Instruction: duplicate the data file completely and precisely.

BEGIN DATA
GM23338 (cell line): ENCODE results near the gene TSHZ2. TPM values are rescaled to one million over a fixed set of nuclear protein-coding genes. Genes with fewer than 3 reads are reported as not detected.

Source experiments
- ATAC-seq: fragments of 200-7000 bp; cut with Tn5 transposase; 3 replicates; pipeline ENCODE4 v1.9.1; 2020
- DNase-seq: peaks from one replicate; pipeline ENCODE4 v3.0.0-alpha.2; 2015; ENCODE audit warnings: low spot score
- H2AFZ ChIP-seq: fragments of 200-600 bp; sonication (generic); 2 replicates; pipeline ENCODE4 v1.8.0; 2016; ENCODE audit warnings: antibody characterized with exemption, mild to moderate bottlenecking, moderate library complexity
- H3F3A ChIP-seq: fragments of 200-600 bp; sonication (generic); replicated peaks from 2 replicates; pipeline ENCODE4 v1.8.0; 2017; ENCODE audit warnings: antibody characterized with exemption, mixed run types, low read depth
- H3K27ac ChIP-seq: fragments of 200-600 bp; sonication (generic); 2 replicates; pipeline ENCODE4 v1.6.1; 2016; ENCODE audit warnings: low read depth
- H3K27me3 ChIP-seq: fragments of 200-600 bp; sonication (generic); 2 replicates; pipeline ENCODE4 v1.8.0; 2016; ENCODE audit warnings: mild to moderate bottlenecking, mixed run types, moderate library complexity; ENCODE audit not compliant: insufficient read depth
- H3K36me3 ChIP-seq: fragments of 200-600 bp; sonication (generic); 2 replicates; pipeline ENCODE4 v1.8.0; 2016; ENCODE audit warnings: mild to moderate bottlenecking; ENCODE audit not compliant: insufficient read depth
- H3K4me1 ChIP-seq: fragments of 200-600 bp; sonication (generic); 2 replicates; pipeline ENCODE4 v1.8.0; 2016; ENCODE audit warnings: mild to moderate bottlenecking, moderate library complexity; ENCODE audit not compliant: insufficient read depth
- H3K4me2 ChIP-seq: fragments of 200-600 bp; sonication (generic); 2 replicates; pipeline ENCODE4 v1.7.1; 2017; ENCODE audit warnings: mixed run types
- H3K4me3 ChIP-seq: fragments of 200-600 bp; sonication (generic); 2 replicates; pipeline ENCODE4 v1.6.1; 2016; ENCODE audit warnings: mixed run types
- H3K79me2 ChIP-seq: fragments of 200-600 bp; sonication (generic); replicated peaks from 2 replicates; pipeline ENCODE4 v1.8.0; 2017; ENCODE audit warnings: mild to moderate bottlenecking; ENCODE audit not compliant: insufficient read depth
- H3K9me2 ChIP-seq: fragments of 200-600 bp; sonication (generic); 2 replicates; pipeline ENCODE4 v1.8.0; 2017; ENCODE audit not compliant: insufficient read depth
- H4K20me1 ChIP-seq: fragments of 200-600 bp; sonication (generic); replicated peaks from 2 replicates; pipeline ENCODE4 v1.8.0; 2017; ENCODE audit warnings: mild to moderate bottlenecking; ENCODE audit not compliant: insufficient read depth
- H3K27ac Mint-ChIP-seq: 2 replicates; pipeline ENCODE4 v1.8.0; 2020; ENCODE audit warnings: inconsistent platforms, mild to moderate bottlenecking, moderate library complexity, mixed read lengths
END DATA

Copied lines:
GM23338 (cell line): ENCODE results near the gene TSHZ2. TPM values are rescaled to one million over a fixed set of nuclear protein-coding genes. Genes with fewer than 3 reads are reported as not detected.

Source experiments
- ATAC-seq: fragments of 200-7000 bp; cut with Tn5 transposase; 3 replicates; pipeline ENCODE4 v1.9.1; 2020
- DNase-seq: peaks from one replicate; pipeline ENCODE4 v3.0.0-alpha.2; 2015; ENCODE audit warnings: low spot score
- H2AFZ ChIP-seq: fragments of 200-600 bp; sonication (generic); 2 replicates; pipeline ENCODE4 v1.8.0; 2016; ENCODE audit warnings: antibody characterized with exemption, mild to moderate bottlenecking, moderate library complexity
- H3F3A ChIP-seq: fragments of 200-600 bp; sonication (generic); replicated peaks from 2 replicates; pipeline ENCODE4 v1.8.0; 2017; ENCODE audit warnings: antibody characterized with exemption, mixed run types, low read depth
- H3K27ac ChIP-seq: fragments of 200-600 bp; sonication (generic); 2 replicates; pipeline ENCODE4 v1.6.1; 2016; ENCODE audit warnings: low read depth
- H3K27me3 ChIP-seq: fragments of 200-600 bp; sonication (generic); 2 replicates; pipeline ENCODE4 v1.8.0; 2016; ENCODE audit warnings: mild to moderate bottlenecking, mixed run types, moderate library complexity; ENCODE audit not compliant: insufficient read depth
- H3K36me3 ChIP-seq: fragments of 200-600 bp; sonication (generic); 2 replicates; pipeline ENCODE4 v1.8.0; 2016; ENCODE audit warnings: mild to moderate bottlenecking; ENCODE audit not compliant: insufficient read depth
- H3K4me1 ChIP-seq: fragments of 200-600 bp; sonication (generic); 2 replicates; pipeline ENCODE4 v1.8.0; 2016; ENCODE audit warnings: mild to moderate bottlenecking, moderate library complexity; ENCODE audit not compliant: insufficient read depth
- H3K4me2 ChIP-seq: fragments of 200-600 bp; sonication (generic); 2 replicates; pipeline ENCODE4 v1.7.1; 2017; ENCODE audit warnings: mixed run types
- H3K4me3 ChIP-seq: fragments of 200-600 bp; sonication (generic); 2 replicates; pipeline ENCODE4 v1.6.1; 2016; ENCODE audit warnings: mixed run types
- H3K79me2 ChIP-seq: fragments of 200-600 bp; sonication (generic); replicated peaks from 2 replicates; pipeline ENCODE4 v1.8.0; 2017; ENCODE audit warnings: mild to moderate bottlenecking; ENCODE audit not compliant: insufficient read depth
- H3K9me2 ChIP-seq: fragments of 200-600 bp; sonication (generic); 2 replicates; pipeline ENCODE4 v1.8.0; 2017; ENCODE audit not compliant: insufficient read depth
- H4K20me1 ChIP-seq: fragments of 200-600 bp; sonication (generic); replicated peaks from 2 replicates; pipeline ENCODE4 v1.8.0; 2017; ENCODE audit warnings: mild to moderate bottlenecking; ENCODE audit not compliant: insufficient read depth
- H3K27ac Mint-ChIP-seq: 2 replicates; pipeline ENCODE4 v1.8.0; 2020; ENCODE audit warnings: inconsistent platforms, mild to moderate bottlenecking, moderate library complexity, mixed read lengths